By Adri A. Albert de la Bruhèze and Ruth Oldenziel
Munich has embraced cycling as a positive policy instrument, even taking on the mantle of Germany’s cycling capital (“Radlhaupstadt”) in 2010. A remarkable turn of events.
This richly illustrated book shows how until then, the city treated urban cyclists as a nuisance. Well into the 1980s, policymakers devoted their resources to automobility. Even the (underground) public transit system was built to create unhindered flows for cars above ground. Under pressure from social groups since the 1970s, the city responded with alternatives: separate infrastructures for cars, public transit, cyclists, and pedestrians, without giving up on urban automobility like Copenhagen and Amsterdam.
In the 1990s, a public-private collaboration between the city and car manufacturer BMW brought a political compromise: encouraging public transit, walking, and cycling, without curtailing cars. Our story shows that Munich achieved its aim through a true balancing act‒managing different interests, while making cycling a policy benchmark for its standing in the world as livable city.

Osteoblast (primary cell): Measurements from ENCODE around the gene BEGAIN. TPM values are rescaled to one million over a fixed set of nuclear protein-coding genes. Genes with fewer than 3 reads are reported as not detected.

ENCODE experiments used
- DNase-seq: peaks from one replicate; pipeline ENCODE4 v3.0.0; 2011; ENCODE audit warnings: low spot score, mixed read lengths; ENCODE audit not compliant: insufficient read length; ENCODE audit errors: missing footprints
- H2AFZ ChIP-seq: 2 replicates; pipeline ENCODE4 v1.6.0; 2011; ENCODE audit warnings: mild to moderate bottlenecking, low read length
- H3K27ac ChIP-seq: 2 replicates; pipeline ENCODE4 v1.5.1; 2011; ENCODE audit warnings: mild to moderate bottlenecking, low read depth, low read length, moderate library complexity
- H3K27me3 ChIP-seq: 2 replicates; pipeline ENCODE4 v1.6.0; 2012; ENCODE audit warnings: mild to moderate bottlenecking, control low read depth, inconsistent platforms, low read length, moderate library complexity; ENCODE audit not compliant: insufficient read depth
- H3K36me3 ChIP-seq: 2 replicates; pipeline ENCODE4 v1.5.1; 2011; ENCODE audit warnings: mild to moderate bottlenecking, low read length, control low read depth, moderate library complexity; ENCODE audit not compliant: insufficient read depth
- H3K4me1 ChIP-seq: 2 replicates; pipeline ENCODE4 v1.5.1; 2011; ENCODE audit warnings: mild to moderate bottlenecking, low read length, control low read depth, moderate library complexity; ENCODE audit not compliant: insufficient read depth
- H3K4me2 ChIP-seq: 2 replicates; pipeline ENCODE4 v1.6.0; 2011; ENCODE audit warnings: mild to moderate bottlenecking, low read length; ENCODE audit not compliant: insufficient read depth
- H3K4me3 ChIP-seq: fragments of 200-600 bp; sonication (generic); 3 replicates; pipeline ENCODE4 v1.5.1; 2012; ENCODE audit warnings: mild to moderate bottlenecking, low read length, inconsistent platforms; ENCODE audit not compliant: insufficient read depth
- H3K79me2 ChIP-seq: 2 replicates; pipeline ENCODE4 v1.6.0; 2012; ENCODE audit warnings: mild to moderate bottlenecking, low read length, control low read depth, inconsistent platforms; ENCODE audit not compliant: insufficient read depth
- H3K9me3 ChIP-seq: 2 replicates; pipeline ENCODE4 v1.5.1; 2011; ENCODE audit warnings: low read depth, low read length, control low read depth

Publication Date: June 2018
Price: 20 Euro
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Funding: Deutsches Museum Munich; Verkehrsmuseum Munich; City of Munich; Twente University, STEPS; Eindhoven University of Technology TIS Group, History Division